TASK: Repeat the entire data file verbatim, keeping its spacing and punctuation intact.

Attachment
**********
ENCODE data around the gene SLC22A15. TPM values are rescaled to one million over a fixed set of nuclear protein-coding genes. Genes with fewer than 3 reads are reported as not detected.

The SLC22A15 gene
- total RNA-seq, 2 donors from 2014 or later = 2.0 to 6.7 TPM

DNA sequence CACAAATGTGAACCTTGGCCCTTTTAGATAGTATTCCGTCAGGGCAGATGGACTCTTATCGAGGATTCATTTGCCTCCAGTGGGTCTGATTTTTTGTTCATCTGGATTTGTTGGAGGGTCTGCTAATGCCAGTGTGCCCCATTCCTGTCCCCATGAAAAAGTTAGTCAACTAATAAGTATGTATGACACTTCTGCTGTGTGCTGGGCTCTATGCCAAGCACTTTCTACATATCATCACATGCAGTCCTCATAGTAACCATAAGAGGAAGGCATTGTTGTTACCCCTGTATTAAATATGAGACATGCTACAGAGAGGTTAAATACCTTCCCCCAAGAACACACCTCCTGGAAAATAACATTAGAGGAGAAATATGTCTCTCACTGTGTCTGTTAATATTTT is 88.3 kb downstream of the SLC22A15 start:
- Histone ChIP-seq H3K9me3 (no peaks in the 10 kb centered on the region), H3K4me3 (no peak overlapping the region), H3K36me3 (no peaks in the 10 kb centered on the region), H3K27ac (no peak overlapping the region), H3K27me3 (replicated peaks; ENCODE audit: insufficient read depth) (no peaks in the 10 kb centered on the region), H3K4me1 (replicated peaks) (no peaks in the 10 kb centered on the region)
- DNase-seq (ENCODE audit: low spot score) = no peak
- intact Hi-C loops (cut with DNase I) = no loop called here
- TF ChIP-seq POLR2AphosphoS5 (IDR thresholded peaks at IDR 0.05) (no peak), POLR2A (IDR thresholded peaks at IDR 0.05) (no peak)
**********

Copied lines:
ENCODE data around the gene SLC22A15. TPM values are rescaled to one million over a fixed set of nuclear protein-coding genes. Genes with fewer than 3 reads are reported as not detected.

The SLC22A15 gene
- total RNA-seq, 2 donors from 2014 or later = 2.0 to 6.7 TPM

DNA sequence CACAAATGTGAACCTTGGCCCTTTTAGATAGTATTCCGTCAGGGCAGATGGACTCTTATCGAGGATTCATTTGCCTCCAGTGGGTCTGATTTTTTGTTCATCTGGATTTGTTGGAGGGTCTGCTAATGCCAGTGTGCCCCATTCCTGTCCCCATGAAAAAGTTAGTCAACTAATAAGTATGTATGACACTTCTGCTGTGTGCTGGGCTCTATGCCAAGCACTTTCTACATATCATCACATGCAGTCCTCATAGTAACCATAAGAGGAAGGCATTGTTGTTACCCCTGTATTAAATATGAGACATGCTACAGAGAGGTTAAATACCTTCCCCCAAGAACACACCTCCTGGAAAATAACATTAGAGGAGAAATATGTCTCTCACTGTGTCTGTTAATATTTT is 88.3 kb downstream of the SLC22A15 start:
- Histone ChIP-seq H3K9me3 (no peaks in the 10 kb centered on the region), H3K4me3 (no peak overlapping the region), H3K36me3 (no peaks in the 10 kb centered on the region), H3K27ac (no peak overlapping the region), H3K27me3 (replicated peaks; ENCODE audit: insufficient read depth) (no peaks in the 10 kb centered on the region), H3K4me1 (replicated peaks) (no peaks in the 10 kb centered on the region)
- DNase-seq (ENCODE audit: low spot score) = no peak
- intact Hi-C loops (cut with DNase I) = no loop called here
- TF ChIP-seq POLR2AphosphoS5 (IDR thresholded peaks at IDR 0.05) (no peak), POLR2A (IDR thresholded peaks at IDR 0.05) (no peak)